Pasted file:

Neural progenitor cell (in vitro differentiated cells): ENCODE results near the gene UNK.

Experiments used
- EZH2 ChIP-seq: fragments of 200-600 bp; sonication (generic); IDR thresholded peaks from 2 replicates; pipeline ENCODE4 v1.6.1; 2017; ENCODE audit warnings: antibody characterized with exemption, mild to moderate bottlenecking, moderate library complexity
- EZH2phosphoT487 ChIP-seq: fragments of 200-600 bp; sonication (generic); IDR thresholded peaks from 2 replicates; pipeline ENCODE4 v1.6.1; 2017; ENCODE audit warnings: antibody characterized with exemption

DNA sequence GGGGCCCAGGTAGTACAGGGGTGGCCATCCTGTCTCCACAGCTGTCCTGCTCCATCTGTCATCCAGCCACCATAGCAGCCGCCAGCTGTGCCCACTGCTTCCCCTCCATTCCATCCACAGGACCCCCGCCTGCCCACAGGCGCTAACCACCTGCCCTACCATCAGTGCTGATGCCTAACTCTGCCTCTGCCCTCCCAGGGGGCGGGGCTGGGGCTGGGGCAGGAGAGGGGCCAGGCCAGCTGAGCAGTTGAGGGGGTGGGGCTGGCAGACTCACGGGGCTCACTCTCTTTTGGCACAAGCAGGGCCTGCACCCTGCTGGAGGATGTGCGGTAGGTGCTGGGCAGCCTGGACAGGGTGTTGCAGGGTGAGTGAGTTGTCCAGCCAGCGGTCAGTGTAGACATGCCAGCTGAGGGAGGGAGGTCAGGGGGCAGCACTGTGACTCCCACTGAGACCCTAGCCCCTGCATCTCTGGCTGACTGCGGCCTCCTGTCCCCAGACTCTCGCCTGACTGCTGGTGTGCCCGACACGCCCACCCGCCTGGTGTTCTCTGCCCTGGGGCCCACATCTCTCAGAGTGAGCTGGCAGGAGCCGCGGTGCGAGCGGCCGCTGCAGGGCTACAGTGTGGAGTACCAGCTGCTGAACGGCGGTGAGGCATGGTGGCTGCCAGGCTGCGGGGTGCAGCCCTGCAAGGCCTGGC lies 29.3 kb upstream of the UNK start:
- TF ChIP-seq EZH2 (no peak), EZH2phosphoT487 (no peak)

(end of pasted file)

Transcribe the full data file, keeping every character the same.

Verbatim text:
Neural progenitor cell (in vitro differentiated cells): ENCODE results near the gene UNK.

Experiments used
- EZH2 ChIP-seq: fragments of 200-600 bp; sonication (generic); IDR thresholded peaks from 2 replicates; pipeline ENCODE4 v1.6.1; 2017; ENCODE audit warnings: antibody characterized with exemption, mild to moderate bottlenecking, moderate library complexity
- EZH2phosphoT487 ChIP-seq: fragments of 200-600 bp; sonication (generic); IDR thresholded peaks from 2 replicates; pipeline ENCODE4 v1.6.1; 2017; ENCODE audit warnings: antibody characterized with exemption

DNA sequence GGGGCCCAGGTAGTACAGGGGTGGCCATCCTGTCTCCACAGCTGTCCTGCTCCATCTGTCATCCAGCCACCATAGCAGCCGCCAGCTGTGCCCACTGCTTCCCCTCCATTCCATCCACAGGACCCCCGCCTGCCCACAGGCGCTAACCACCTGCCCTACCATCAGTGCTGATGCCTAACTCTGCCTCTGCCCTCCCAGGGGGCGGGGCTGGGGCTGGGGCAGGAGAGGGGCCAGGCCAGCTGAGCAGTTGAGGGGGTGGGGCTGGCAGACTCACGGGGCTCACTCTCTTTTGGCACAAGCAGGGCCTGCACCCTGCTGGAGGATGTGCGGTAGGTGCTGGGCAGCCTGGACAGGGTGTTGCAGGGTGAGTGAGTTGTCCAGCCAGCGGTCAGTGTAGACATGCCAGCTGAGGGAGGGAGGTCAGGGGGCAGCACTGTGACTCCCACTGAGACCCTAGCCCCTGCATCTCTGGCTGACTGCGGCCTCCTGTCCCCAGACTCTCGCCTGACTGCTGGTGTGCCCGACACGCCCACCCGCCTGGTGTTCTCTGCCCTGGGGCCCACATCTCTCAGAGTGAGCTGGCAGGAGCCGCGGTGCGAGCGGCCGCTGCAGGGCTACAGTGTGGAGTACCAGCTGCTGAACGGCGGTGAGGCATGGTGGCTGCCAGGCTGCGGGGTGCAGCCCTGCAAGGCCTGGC lies 29.3 kb upstream of the UNK start:
- TF ChIP-seq EZH2 (no peak), EZH2phosphoT487 (no peak)